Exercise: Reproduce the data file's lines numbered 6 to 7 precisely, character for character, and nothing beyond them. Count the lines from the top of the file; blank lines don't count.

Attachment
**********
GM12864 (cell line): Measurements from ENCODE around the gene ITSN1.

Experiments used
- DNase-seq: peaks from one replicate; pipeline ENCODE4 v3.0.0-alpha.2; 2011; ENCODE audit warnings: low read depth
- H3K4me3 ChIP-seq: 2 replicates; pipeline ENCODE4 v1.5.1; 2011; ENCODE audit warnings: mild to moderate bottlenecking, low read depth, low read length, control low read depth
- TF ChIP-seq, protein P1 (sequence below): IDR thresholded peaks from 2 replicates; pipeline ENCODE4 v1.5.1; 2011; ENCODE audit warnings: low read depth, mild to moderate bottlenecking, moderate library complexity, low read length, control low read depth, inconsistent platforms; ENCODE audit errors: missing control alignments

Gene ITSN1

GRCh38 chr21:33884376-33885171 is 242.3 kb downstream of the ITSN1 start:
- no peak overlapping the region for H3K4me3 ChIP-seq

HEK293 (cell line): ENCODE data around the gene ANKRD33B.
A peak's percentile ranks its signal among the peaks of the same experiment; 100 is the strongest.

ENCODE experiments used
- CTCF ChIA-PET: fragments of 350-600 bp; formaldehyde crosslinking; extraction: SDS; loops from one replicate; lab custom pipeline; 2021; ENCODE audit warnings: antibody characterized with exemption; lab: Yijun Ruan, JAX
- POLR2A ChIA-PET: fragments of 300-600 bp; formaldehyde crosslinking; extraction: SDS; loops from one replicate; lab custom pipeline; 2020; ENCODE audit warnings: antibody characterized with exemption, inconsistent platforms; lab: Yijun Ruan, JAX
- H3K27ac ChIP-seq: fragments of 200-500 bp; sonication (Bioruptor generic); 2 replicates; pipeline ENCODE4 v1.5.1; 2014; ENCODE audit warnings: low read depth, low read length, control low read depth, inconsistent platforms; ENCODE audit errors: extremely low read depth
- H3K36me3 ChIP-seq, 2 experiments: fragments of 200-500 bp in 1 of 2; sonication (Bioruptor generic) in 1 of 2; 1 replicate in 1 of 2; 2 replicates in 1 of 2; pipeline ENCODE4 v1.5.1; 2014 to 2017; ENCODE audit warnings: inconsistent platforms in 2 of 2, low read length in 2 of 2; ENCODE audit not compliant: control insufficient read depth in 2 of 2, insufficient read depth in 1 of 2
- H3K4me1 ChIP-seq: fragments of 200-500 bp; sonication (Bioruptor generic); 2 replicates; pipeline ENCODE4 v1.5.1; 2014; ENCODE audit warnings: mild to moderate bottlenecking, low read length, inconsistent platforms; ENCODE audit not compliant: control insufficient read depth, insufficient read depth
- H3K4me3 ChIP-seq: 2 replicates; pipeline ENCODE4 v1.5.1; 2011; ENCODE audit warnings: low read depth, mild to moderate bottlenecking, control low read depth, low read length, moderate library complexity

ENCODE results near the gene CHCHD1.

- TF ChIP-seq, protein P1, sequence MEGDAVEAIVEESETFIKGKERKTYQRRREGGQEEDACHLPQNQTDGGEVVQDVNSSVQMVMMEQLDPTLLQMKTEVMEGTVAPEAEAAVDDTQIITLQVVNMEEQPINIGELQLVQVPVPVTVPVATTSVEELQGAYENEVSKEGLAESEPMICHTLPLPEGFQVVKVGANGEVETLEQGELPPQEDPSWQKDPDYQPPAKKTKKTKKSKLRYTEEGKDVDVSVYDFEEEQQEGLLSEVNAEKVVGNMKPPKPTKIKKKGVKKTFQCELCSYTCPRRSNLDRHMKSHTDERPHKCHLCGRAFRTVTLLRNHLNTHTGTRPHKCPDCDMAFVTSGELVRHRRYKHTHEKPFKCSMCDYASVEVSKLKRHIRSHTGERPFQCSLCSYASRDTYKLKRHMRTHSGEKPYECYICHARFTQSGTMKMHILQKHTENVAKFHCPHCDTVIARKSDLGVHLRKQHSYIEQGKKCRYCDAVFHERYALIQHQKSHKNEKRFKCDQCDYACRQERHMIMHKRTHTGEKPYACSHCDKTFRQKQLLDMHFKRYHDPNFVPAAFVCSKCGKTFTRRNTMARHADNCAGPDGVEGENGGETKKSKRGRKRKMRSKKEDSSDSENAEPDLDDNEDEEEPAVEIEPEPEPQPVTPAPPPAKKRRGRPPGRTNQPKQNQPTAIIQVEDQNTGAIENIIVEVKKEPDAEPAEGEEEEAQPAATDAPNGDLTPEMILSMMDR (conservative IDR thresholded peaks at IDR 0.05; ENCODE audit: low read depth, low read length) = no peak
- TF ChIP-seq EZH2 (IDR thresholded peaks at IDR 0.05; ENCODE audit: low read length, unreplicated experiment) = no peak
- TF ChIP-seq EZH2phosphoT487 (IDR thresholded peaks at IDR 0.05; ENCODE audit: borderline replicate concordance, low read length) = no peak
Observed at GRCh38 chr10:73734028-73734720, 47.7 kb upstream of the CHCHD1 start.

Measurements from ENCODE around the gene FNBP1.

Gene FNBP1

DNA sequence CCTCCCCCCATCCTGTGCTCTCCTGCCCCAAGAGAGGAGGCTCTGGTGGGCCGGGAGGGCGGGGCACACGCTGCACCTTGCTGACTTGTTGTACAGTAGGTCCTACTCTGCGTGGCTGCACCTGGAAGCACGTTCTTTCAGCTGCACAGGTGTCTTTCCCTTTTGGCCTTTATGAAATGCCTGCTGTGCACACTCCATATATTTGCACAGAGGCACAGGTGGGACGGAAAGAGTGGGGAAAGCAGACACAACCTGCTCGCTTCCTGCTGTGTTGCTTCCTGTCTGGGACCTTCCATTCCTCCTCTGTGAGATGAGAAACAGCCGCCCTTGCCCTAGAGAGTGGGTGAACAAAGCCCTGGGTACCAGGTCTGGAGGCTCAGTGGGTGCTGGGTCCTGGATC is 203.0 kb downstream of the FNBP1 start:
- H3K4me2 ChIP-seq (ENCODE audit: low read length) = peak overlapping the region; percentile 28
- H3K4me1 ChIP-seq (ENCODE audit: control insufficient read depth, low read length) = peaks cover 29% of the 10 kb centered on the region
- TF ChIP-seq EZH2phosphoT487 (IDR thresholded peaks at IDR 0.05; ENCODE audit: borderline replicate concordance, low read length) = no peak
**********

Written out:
Gene ITSN1

GRCh38 chr21:33884376-33885171 is 242.3 kb downstream of the ITSN1 start: